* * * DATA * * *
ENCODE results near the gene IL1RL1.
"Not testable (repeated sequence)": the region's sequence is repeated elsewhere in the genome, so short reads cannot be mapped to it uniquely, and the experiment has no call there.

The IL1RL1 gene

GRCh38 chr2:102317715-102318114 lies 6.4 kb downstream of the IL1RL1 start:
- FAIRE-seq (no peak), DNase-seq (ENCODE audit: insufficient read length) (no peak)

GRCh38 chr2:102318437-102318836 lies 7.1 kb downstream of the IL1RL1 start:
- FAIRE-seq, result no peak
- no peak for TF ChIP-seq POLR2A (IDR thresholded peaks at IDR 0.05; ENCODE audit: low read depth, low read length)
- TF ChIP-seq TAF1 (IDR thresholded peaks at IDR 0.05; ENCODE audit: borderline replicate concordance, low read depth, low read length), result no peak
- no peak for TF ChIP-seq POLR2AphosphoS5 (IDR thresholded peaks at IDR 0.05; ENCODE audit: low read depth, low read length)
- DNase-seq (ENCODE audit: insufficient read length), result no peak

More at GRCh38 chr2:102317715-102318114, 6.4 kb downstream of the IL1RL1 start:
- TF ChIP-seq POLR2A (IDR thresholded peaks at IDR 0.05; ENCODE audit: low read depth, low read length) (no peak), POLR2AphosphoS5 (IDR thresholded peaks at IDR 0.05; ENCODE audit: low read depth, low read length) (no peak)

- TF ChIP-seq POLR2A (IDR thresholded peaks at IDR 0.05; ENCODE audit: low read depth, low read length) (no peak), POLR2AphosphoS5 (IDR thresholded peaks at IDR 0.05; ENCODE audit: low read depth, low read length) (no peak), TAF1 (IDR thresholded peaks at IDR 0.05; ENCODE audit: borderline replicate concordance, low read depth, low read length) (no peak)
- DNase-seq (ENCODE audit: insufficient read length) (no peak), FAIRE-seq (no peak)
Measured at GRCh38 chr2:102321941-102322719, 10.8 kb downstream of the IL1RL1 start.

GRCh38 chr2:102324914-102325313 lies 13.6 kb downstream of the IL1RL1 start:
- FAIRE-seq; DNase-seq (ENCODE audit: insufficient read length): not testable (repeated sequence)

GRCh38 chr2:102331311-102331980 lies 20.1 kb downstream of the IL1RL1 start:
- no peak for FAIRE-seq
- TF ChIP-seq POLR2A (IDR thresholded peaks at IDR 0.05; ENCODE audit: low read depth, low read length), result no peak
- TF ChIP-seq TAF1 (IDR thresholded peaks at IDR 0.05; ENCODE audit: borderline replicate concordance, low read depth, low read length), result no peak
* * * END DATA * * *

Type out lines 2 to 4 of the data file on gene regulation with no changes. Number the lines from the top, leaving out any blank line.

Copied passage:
"Not testable (repeated sequence)": the region's sequence is repeated elsewhere in the genome, so short reads cannot be mapped to it uniquely, and the experiment has no call there.

The IL1RL1 gene

GRCh38 chr2:102317715-102318114 lies 6.4 kb downstream of the IL1RL1 start: